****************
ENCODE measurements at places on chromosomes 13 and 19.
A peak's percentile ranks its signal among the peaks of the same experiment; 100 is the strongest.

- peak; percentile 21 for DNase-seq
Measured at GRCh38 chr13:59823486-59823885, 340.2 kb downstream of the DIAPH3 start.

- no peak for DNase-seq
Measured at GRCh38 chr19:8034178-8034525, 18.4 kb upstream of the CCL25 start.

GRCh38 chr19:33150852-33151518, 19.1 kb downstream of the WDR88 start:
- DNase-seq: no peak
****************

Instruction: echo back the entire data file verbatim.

ENCODE measurements at places on chromosomes 13 and 19.
A peak's percentile ranks its signal among the peaks of the same experiment; 100 is the strongest.

- peak; percentile 21 for DNase-seq
Measured at GRCh38 chr13:59823486-59823885, 340.2 kb downstream of the DIAPH3 start.

- no peak for DNase-seq
Measured at GRCh38 chr19:8034178-8034525, 18.4 kb upstream of the CCL25 start.

GRCh38 chr19:33150852-33151518, 19.1 kb downstream of the WDR88 start:
- DNase-seq: no peak